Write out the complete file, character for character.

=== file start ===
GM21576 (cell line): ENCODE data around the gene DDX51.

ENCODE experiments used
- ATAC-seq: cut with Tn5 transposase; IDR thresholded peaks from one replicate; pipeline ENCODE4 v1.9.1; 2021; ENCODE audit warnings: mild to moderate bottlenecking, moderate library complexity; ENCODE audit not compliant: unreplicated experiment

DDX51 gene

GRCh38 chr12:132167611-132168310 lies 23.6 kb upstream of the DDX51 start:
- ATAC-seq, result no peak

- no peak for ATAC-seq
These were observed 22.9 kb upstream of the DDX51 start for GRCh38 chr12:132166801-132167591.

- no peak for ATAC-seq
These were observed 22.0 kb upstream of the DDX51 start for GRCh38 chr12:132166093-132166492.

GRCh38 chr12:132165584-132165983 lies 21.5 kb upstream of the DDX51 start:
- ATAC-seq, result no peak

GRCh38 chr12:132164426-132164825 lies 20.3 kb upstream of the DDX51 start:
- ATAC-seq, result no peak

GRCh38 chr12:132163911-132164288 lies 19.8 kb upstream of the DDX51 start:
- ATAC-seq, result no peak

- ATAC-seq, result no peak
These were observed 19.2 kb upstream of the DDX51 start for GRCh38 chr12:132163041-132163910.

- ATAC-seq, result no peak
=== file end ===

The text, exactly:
GM21576 (cell line): ENCODE data around the gene DDX51.

ENCODE experiments used
- ATAC-seq: cut with Tn5 transposase; IDR thresholded peaks from one replicate; pipeline ENCODE4 v1.9.1; 2021; ENCODE audit warnings: mild to moderate bottlenecking, moderate library complexity; ENCODE audit not compliant: unreplicated experiment

DDX51 gene

GRCh38 chr12:132167611-132168310 lies 23.6 kb upstream of the DDX51 start:
- ATAC-seq, result no peak

- no peak for ATAC-seq
These were observed 22.9 kb upstream of the DDX51 start for GRCh38 chr12:132166801-132167591.

- no peak for ATAC-seq
These were observed 22.0 kb upstream of the DDX51 start for GRCh38 chr12:132166093-132166492.

GRCh38 chr12:132165584-132165983 lies 21.5 kb upstream of the DDX51 start:
- ATAC-seq, result no peak

GRCh38 chr12:132164426-132164825 lies 20.3 kb upstream of the DDX51 start:
- ATAC-seq, result no peak

GRCh38 chr12:132163911-132164288 lies 19.8 kb upstream of the DDX51 start:
- ATAC-seq, result no peak

- ATAC-seq, result no peak
These were observed 19.2 kb upstream of the DDX51 start for GRCh38 chr12:132163041-132163910.

- ATAC-seq, result no peak